If you are still working and approaching the grand old age of 70, you may be wondering about the “Required Minimum Distribution” (RMD) that you will have to take each year to avoid IRS penalties. One thing that many people are not aware of is that IRAs are treated differently from 401K plans. Are you financially blessed, don’t need the money and not looking forward to being forced to take an unwanted RMD from your retirement account? Perhaps you want to delay those distributions if possible. You may have heard about the “Still-working” exception, which can allow RMDs to be put off, but are not sure how it works or to what it applies?
The still-working exception does not apply to IRAs. It only applies to company plans. If you are still working, that can’t help you delay RMDs from your IRA plans unless your company allows rollovers from IRAs into their 401K. Also, sadly, the exception will only apply to the company for which you are still working. If you have investments in other company 401K plans, you still have to take RMDs from them. Also, your plan may not allow the “Still working” out to be used and force you to take required minimum distributions even though you are still working for them. They are not required to make you take RMDs by IRS but some plans do that on their own. Hopefully yours does not. If one uses the “Still-working” exception, then RMDs begin in the year you separate from service. The required beginning date is April 1 of the year after separation from service.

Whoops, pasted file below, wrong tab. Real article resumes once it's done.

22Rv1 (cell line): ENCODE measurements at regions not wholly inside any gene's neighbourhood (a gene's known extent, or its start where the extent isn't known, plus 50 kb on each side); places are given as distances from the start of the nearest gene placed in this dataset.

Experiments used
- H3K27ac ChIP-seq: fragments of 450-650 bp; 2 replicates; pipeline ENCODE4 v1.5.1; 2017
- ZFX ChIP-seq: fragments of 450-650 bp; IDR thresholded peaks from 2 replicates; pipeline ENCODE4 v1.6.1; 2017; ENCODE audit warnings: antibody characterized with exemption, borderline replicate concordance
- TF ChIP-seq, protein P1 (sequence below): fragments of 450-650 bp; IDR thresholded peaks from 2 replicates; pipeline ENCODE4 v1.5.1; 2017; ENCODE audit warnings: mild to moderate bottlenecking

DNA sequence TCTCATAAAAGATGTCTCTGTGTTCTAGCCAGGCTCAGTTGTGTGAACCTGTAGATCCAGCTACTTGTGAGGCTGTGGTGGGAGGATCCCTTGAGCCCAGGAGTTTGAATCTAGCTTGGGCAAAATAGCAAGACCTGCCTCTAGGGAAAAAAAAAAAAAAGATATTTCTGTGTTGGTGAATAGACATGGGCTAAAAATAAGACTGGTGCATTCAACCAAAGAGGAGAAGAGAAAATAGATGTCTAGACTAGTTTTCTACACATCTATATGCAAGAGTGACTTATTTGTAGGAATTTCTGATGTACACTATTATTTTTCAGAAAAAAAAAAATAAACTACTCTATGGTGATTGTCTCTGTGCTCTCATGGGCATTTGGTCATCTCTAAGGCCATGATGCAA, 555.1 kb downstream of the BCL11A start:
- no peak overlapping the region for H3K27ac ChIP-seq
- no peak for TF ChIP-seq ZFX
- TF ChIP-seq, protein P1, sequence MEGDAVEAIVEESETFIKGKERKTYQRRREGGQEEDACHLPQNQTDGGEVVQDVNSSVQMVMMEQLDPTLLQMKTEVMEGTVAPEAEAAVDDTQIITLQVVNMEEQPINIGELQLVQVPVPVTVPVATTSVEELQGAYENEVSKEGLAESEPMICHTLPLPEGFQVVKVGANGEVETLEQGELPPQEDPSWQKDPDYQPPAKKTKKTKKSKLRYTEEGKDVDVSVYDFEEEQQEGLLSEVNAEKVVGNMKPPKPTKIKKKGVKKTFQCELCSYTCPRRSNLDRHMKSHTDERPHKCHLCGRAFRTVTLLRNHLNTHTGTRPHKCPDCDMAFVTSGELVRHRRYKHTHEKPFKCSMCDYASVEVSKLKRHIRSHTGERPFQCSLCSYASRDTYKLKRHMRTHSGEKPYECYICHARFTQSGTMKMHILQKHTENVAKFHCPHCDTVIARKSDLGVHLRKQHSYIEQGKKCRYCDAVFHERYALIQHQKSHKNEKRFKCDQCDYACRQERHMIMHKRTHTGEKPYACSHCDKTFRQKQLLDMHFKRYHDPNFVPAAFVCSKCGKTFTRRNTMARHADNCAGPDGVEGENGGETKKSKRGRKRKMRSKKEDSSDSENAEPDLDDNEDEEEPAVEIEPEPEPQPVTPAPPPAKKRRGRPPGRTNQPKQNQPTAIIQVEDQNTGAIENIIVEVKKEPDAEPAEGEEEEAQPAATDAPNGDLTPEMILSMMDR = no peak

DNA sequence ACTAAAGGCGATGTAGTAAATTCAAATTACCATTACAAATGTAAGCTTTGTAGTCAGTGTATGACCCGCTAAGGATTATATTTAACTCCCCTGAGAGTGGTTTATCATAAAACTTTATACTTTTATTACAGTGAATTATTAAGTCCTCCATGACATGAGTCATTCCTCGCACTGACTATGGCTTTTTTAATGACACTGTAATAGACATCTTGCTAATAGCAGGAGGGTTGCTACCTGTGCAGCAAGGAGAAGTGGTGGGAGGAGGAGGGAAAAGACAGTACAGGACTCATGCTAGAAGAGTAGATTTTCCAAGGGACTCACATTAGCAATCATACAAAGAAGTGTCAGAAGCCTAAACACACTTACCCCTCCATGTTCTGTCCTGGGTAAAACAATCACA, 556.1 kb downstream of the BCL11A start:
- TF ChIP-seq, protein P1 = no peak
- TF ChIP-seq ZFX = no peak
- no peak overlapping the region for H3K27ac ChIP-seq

Delaying the RMD may seem like a great idea if you have other investments and liquidity, but it not always the best idea. You may be locked into company stock or have a limited range of investments in the company plan versus an IRA or taking the money and investing it yourself. Folks who were fully invested in Enron stock in their 401k know that a lifetime of retirement can go up in smoke if concentrated in one thing. Taxes are also a concern. Yes, delaying an RMD delays paying the IRS, but unless you plan on working forever, at some point you will have an RMD and it will be larger as you will have a shorter life expectancy. That means more taxes later on down the road. If you die, your beneficiary will have an RMD even if they are under 70.
One final caveat, if you own 5% or more of your company, you must take required distributions even if you still work there. This can include other family members ownership interests as well.
This decision on RMDs can be a big one. A CFP, Chartered Financial Consultant, CPA or Enrolled Agent should be consulted if you are unsure of what to do.